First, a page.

Sunday, April 15, 2012

The 13th Floor Elevators (1988) -Live at The New Orleans Club, Austin, late 1966 or 1967

Artist: The 13th Floor Elevators
Album: Live [vinyl rip]
Recorded at The New Orleans Club, Austin, late 1966 or 1967
Released: 1988
Quality: FLAC (tracks)
Size: 313 MB

”THE THIRTEENTH FLOOR ELEVATORS - the much-discussed mid-sixties legends whose name and music have become better known and more influential in the past fifteen years than either ever were during the brief period the group was together. Musically and philosophically the Elevators were in a class of their own, and far ahead of their time, describing themselves as 'psychedelic' as early as late 1965; and it took talent, vision and a large amount of guts to do so in the reactionary social climate of Texas.

Most of the material here is from the first album and the inclusion of 'Levitation' and 'She Lives' (early and mid-1967 singles respectively) suggest a date after the release of "Psychedelic Sounds" in late 1966. What makes matters confusing is the claim by the tape's source that the performance is no later than September 1965. The recording was made by Walt Andrus, whose Houston studio and production company recorded many of the International Artists acts. Andrus was unlikely to have been with the Elevators much before mid-1966, when International Artists licensed 'You're Gonna Miss Me' from Austin label Contact. Somebody who was involved with Contact was Gordon Bynum, the "young up-and-coming producer" of 'You're Gonna Miss Me', who apparently helped arrange this taping for the group. The venue is Houston's famed La Maison Ballroom, where the Elevators played regularly throughout their career; the Texas Archive album "Elevator Tracks" includes five tracks recorded at La Maison in the summer of '66, and they do sound earlier in comparison to what we have here.
The sound of the band is another important point in determining the date. Listening to the set, it appears to have been performed by the same line-up who recorded the first album. Certainly, the nucleus of Roger 'Roky' Erickson (vocal and guitar), Tommy Hall (electric jug) and Stacy Sutherland (lead guitar) are present, and the drumming is probably that of John Ike Walton, detectable by his idiosyncratic, cymbal-dominated style. Walton, an imposing figure, and reportedly so powerful his kit had to be chained to the stage, left the band on less than amicable terms just prior to the making of "Easter Everywhere", in June 1967. The bass player could either be Bennie Thurman, who played on "Psychedelic Sounds", or his replacement Ronnie Leatherman (who is pictured on the cover of "Elevator Tracks").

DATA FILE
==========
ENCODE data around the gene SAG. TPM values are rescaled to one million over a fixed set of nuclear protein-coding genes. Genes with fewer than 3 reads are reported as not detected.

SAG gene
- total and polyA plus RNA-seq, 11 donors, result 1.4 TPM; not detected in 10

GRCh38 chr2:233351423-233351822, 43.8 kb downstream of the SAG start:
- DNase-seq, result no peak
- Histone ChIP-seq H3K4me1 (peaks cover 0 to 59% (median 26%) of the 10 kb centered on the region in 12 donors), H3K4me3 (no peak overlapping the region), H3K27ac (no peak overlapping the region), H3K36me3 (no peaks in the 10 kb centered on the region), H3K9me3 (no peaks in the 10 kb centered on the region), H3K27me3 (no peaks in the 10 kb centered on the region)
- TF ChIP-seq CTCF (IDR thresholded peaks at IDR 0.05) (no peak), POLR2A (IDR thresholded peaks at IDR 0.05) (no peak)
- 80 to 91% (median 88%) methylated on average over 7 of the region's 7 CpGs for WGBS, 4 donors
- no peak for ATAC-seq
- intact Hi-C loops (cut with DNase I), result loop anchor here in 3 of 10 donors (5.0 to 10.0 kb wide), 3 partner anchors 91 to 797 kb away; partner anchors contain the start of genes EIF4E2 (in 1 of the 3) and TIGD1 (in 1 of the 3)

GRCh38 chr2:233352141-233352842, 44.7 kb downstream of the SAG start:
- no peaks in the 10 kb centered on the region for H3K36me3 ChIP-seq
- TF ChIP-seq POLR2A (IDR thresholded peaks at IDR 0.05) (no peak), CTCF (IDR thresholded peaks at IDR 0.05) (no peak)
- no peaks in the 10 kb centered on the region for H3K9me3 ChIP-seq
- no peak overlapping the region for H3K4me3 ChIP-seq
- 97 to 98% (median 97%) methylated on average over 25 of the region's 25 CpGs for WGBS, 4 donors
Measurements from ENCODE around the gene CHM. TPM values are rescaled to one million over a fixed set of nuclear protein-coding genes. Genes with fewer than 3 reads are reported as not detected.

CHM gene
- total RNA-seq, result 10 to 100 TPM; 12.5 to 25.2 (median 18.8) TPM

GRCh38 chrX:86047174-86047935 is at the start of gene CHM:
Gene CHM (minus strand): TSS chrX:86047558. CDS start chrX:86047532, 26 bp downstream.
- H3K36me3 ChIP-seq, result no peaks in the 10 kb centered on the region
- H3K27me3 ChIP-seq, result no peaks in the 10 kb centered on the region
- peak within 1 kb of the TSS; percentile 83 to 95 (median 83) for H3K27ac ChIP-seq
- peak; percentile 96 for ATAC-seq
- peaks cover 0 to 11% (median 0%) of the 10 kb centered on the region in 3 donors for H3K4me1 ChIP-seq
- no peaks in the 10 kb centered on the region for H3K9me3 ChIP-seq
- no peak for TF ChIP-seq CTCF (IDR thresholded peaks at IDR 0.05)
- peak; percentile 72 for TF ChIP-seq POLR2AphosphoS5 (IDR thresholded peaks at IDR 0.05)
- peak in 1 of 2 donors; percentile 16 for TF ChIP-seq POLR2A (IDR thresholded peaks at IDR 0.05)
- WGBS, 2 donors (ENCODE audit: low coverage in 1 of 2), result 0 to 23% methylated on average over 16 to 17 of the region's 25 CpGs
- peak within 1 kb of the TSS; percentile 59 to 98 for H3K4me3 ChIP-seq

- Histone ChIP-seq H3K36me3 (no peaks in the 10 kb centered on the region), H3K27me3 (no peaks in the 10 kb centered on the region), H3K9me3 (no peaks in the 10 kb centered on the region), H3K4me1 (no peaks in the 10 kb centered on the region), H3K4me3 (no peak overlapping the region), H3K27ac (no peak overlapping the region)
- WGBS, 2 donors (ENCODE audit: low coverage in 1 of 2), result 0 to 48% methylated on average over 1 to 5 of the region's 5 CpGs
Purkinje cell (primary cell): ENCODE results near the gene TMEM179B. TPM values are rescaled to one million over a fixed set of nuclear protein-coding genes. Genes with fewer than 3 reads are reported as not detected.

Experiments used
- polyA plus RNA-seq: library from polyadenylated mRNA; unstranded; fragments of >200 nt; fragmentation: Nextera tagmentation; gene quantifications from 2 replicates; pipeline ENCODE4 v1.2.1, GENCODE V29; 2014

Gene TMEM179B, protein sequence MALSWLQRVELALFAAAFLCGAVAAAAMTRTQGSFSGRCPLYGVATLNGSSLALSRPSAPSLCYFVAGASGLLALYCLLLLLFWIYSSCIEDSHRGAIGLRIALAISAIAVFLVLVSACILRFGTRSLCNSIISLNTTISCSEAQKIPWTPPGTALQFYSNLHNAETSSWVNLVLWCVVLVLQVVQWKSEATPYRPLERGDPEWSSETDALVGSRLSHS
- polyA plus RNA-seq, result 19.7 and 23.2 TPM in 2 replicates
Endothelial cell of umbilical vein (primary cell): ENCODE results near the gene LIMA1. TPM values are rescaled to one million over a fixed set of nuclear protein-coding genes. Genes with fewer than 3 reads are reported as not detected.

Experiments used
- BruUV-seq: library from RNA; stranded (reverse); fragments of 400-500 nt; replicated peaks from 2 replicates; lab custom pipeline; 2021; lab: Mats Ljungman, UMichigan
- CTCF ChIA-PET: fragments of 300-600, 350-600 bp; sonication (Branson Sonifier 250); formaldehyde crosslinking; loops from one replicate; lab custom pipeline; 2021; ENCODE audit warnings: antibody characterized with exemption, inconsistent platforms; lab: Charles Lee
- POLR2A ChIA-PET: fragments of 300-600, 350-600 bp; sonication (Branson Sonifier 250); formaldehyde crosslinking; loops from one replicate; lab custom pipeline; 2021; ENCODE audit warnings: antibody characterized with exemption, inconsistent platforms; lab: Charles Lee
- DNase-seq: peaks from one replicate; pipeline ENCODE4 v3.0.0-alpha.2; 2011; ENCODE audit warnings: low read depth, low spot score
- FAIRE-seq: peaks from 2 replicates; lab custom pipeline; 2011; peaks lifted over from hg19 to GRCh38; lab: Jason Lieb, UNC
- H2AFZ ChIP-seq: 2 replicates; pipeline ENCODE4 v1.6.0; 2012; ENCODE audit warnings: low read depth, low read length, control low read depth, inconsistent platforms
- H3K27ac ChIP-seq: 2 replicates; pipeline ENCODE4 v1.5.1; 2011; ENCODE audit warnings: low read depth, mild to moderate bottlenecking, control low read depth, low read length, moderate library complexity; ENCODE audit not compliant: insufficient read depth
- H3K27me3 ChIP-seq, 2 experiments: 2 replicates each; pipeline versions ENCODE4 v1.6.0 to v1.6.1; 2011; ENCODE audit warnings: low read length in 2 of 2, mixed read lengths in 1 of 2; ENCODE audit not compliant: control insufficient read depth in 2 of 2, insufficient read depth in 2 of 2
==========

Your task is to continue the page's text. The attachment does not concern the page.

Whatever the truth, the tape was probably not intended for commercial release as the performance is fairly subdued (by the standard of the earlier live tapes) and an unusual, disjointed atmosphere pervades, perhaps due to inter-band wrangles, hassles with police (to act or even look like the Elevators did then was to 'flip the bird' to authority) or, no doubt, increasing drug usage. The lack of crowd noise is surprising because by 1967 the Elevators were finally being accepted as the innovators they were and subsequently became one of Texas' top crowd drawers. However, this album provides a fascinating glimpse at the development of the band; and while not containing classic Elevators recordings, it offers exceptional clarity and hitherto unheard live renditions of many of their best songs, and thus can only add to the phenomenon that was and is THE THIRTEENTH FLOOR ELEVATORS.”
~ sleeve notes by Alec Palao

1. A1 - Fire Engine
2. A2 - Tried To Hide
3. A3 - Levitation
4. A4 - Don't Fall Down
5. A5 - Kingdom Of Heaven
6. A6 - You're Gonna Miss Me
7. B1 - Reverberation (Doubt)
8. B2 - Monkey Island
9. B3 - Roller Coaster
10. B4 - Splash 1
11. B5 - She Lives In A Time Of Her Own

Drums – John Ike Walton
Guitar – Stacy Sutherland
Vocals, Guitar – Roky Erickson
Jug [Amplified] – Tommy Hall
Other [Notes By] – Alec Palao
Bass - Bennie Thurman or Ronnie Leatherman


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